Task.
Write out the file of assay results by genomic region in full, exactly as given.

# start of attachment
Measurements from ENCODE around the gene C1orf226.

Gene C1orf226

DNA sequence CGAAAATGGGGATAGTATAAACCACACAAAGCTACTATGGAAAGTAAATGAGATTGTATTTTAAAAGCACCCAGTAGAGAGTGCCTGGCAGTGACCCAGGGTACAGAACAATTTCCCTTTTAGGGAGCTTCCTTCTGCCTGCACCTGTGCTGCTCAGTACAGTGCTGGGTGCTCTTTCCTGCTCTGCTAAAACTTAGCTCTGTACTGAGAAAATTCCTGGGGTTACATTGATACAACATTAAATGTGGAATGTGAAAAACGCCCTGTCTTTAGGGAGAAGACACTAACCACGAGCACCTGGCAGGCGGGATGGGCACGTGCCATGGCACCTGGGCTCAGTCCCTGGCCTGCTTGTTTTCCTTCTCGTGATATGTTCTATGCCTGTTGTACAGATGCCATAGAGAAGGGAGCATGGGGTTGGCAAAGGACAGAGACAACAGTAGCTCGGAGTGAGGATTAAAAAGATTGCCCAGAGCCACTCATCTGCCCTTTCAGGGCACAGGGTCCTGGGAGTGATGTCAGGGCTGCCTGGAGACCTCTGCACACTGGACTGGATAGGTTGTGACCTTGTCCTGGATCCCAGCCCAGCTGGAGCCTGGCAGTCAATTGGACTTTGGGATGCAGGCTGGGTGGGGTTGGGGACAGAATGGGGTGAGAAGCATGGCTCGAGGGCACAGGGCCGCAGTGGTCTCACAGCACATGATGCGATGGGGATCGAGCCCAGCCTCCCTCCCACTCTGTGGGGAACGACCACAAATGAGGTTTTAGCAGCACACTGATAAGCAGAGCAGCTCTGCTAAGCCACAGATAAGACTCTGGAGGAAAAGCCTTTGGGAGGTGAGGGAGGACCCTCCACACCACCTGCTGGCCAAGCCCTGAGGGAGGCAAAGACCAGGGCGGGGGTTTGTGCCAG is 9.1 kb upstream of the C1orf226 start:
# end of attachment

Measurements from ENCODE around the gene C1orf226.

Gene C1orf226

DNA sequence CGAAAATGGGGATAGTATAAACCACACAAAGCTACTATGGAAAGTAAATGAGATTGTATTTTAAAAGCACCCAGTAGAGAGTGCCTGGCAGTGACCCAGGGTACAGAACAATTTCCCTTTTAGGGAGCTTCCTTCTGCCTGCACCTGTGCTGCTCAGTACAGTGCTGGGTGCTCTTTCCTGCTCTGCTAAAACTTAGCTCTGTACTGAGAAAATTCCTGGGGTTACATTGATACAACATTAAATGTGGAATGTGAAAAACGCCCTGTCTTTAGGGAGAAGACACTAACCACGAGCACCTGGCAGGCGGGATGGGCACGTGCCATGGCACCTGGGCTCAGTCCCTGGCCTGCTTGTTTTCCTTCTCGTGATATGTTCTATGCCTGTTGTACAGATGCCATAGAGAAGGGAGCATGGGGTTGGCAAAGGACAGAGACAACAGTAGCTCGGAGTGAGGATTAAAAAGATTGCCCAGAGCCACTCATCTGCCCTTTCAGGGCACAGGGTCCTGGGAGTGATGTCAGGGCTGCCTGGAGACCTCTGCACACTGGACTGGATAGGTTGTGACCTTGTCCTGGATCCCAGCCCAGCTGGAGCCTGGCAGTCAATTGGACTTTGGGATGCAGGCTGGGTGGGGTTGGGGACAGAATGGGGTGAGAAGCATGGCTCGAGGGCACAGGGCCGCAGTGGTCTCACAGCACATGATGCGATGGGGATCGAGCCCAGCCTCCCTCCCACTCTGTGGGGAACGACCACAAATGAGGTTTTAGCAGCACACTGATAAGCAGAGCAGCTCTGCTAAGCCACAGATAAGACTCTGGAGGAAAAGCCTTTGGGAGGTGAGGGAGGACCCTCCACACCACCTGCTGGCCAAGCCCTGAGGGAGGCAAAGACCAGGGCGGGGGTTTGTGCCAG is 9.1 kb upstream of the C1orf226 start: